I also see that if this is to be successful that typical phrases such as “bing it” would have to become a colloquialism just as “Google it” has today.

Until I have had a chance to dive into this new search effort I look forward to hearing your thoughts.

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Copy and Paste is the best Social Media Tool

I believe that copy and paste is the best Social Media (or cut and paste) tool that is available today. The simple act of a few key strokes can generate more viewsactionsclicks that just about any other method or distribution strategy. (I knew someone had come to this realization before me and with a quick search I found it at Broadcasting Brain – if there are more let me know!)

Fred talked about the power of passed links in a recent post and it was the catalyst to this thinking.

As people and companies hype the latest “Social Media” tools and websites, they forget that the most important action or referral comes from someone you know – and online that comes in the form of a link that has been cut and pasted into an email, an IM, passed via Twitter, or included in a document.

There are certainly ways of looking at this fundamental behavior of passing links around and wrapping them up for better accountability.

One of the tools I use regularly for just about every link I cut and paste around it Bit.ly which allows ATLAS and DART like tracking – without all the fuss and its free. Simply cut and paste your url into Bit.ly and you can easily track information about how many people clicked on it, how it was passed, and most importantly figure out what systems your link now exists on. (I am staying out of the debate on url shortners for now.)

I digress to my main point, the method of cut and pasting your content is happening by your potential viewers, customers, and users – even by the person seeding your content into networks. This means that you need to make things easily shareable. I am not saying the latest widget company cannot help in this process, but I am saying that the ultimate real value comes from people sharing with each other. On the web that happens when people share links together – via cutting and pasting them around the web.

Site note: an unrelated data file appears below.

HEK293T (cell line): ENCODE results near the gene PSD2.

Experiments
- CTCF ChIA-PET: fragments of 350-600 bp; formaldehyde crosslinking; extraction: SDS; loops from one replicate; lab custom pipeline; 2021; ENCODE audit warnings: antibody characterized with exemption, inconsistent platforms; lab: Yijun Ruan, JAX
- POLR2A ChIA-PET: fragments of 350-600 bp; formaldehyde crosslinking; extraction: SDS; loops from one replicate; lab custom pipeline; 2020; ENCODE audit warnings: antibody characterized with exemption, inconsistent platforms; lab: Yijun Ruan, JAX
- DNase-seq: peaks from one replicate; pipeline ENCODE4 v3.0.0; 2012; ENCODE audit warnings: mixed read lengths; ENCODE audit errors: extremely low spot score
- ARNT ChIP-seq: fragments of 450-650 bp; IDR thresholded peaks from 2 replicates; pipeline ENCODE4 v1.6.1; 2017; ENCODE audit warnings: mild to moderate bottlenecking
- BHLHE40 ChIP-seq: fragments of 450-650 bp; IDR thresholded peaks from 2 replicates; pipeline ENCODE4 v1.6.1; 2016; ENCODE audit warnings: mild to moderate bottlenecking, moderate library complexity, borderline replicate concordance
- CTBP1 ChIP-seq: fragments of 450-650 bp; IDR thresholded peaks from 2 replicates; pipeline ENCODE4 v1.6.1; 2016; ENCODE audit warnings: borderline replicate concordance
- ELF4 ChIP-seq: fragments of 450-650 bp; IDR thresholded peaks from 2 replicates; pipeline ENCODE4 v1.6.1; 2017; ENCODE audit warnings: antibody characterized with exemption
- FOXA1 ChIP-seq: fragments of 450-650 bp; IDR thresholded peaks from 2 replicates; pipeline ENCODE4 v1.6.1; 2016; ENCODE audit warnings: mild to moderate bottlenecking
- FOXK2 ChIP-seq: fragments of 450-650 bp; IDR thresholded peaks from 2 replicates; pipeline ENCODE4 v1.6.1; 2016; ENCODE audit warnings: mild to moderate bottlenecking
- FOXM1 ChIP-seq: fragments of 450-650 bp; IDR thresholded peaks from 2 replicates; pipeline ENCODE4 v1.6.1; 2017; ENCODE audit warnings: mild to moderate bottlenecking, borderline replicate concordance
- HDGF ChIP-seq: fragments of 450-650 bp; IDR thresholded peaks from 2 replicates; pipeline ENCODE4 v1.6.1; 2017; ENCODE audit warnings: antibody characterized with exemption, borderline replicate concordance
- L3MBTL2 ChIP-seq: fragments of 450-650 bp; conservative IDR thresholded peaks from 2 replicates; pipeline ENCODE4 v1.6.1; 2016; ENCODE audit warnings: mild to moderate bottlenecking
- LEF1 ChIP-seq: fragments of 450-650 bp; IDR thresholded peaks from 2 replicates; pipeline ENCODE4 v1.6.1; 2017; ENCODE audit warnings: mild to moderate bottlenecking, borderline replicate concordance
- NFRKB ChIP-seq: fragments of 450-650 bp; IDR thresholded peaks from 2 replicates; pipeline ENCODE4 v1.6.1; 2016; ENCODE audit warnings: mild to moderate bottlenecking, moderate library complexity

It took a few years, but Google Reader now has the ability to automatically email your friends from within the Reader “sharing” the post you are reading with them. This is a direct result of a behavior that was happening (outside the GReader experience) of people opening links in another tab, copying the url, opening up an email client, pasting in the link, and then sending it off. The solution to this problem came in the form of a built in system (note: not behavior change) by Google Reader. To me, that is a powerful observation and reaction.

Conclusion:
Think about how and why you are sharing links, and as you prepare to “seed” networks think about how people can further share this data with each other. As buzz words and tactics come and go, its important to pay attention to the behaviors that never change. Cut and Paste has been around for quite awhile, and when the dust settles on the latest “tool to get content viral” I think we will still be using the original 4 viral keystrokes of copy and paste.

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Relevancy in advertising (not cookies or behavior)

Image representing Google as depicted in Crunc...
Image via CrunchBase

Most people think that a cookie is a delicious treat – not a file on your computer that tracks where you have been, what you are doing, and other attributes about you. Behavior is what you do – not something quantified in a profile.

That is why with the recent announcement by Google to provide “more interesting advertising” you only see the mention of cookies twice towards the end of the post and behavior not mentioned once. The reason for this is because at the end of the day that is what people want – more relevant ads, without knowing much else.

From the post:

That’s why Google has worked hard to create technology that makes the advertising on our own sites, and those of our partners, as relevant as possible. To date, we have shown ads based mainly on what your interests are at a specific moment. So if you search for [digital camera] on Google, you’ll get ads related to digital cameras. If you are visiting the website of one of our AdSense partners, you would see ads based on the content of the page. For example, if you’re reading a sports page on a newspaper website, we might show ads for running shoes. Or we can show ads for home maintenance services alongside a YouTube video instructing you on how to perform a simple repair. There are some situations, however, where a keyword or the content of a web page simply doesn’t give us enough information to serve highly relevant ads.

This is a great way of introducing the idea of controlling your interest meter or define to Google exactly what you are interested in. You can do this if you are logged into your Google account at the Ads Preferences Manager (must be signed in to see full features)

Via this interface you can add interesting categories and topics that give Google a better idea of what to show you. Since you are going to be seeing ads anyway, you may as well have them tailored towards what you want, and exclude more of what you don’t want.